Selected Passages from Hungarian-Ottoman Wars

The Hussar tournaments of Ferdinand II, Archduke of Austria

Archduke Ferdinand II
The so-called „Hussarisches Turnier” (“Hussar Tournaments”) were organized by Habsburg Ferdinand II, Archduke of Austria who lived between 1529 and 1595. The tournaments took place between 1548 and 1582, and they were not just a hobby of a Renaissance ruler but they had a political message, too. 
The participants of the Hussar tournament
Hungarians particularly liked “Tiroli Ferdinand” (Ferdinand of Tyrol) and the Archduke seemed to have returned this feeling. He organized a great Hussar and Knightly tournament in Prague on 23 May 1548. It is interesting, that he organized a similarly magnificent Hussar tournament toward the end of his life in Innsbruck in 1582. It took place in the spring, almost on the same day but there were a few differences between the two events.
Archduke Ferdinand II

It is perhaps not so well known, but it is a fact that Ferdinand of Tyrol was a lover of knightly martial arts and jousting tournaments, a tradition he probably ‘inherited’ from Emperor Maximilian I. The fact that he was also obsessed with Hungarian Hussar fighting and jousting (one might say so, since he not only organized a series of ‘Hussar tournaments’, but also passionately collected Hussar weapons, equipment, and even relics, portraits, etc. of great heroes of the time) is something that Tirolian Ferdinand was passionate about. It can be seen no longer as a decadent nostalgia for a bygone age (the age of the knights) but as a current political message or program aimed at mobilizing people to fight the Turks.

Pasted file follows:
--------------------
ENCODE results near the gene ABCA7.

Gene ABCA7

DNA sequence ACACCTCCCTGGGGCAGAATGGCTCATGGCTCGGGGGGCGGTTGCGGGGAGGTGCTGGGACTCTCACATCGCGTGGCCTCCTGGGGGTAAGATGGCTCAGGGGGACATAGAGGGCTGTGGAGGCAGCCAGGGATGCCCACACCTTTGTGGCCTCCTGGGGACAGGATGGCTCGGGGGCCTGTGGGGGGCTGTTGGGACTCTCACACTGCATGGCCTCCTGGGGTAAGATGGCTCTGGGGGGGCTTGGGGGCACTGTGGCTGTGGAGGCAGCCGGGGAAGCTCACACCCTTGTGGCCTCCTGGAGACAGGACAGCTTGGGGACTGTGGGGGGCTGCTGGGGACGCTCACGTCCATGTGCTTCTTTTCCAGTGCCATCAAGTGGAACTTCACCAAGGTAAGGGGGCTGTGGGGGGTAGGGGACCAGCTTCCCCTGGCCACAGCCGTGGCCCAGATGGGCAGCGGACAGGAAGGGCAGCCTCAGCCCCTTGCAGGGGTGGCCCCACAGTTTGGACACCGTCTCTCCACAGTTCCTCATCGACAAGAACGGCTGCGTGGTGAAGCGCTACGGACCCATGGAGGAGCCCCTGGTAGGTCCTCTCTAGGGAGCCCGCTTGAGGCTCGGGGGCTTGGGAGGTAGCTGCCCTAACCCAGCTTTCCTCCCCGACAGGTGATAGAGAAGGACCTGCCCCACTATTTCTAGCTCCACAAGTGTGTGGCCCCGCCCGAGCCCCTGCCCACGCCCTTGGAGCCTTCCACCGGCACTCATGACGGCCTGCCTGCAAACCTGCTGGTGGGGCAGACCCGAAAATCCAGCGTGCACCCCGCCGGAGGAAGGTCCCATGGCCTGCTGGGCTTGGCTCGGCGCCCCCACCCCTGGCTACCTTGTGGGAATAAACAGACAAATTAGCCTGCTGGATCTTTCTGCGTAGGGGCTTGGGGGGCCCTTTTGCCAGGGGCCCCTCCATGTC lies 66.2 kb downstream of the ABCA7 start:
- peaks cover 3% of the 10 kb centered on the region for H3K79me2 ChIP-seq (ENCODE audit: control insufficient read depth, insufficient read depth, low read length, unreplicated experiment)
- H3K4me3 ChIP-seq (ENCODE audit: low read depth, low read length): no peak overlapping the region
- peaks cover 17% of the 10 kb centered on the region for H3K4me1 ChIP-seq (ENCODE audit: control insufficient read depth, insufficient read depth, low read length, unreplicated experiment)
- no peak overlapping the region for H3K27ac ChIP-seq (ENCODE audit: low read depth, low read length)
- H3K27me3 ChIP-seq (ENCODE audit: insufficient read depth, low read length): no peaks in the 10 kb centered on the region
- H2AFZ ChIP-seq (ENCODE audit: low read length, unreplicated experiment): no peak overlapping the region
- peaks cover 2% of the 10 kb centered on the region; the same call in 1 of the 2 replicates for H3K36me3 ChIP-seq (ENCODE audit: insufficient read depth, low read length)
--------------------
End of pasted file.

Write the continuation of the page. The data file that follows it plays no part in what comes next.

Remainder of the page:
The saber and the helmet of Zrínyi Miklós (Nikola Šubić Zrinski)

It is worth noting that Archduke Ferdinand of Tyrol acquired for his collection the saber and helmet of Zrínyi, the hero of Szigetvár (1566) which was transferred to the collections of Innsbruck and Vienna. According to research – most recently thoroughly researched by Gulyás Borbála – the Archduke held at least five such tournaments between 1548 and 1557: they were the  “Hussarisches Turnier.”

a Hussar-drinking vessel from the 16th century

The Hungarian Hussars – as a light cavalry – became generally known beyond the borders of the country, see the deeds of the Hungarian Hussars in the Schmalkalden War. Without them, the Habsburgs would have had difficulties defeating their Protestant opponents. Also, Archduke Ferdinand of Tyrol was an important player in the battles twice against the Turks here in the Kingdom of Hungary. Both times were in battles in which the Turks aimed to take Szigetvár castle – the first unsuccessful one in 1556 and the great siege ten years later. Note: In the summer of 1556, Archduke Ferdinand of Tyrol was present – with several Hungarian dignitaries – in the war that achieved the liberation of the besieged castle. However, ten years later in 1566, he did not move from Győr castle, remained idle, and just watched the heroic fall of Szigetvár castle. You can read more about the first siege (1556) of Szigetvár on my page:

https://www.hungarianottomanwars.com/1541-1699/the-siege-of-szigetvar-in-1556/

The second siege of Szigetvár, 1566

The Archduke himself also took part in the Hussar tournaments, wearing a red and green fringed “dolman” and “mente” (traditional Hungarian short- and long clothes), a combat helmet decorated with feathers and oriental motifs, and a large mustache which was, of course, a false one. We do not have a complete picture of the course of these tournaments, nor do we always know who the participants were.

The Dolman of King Matthias from 1490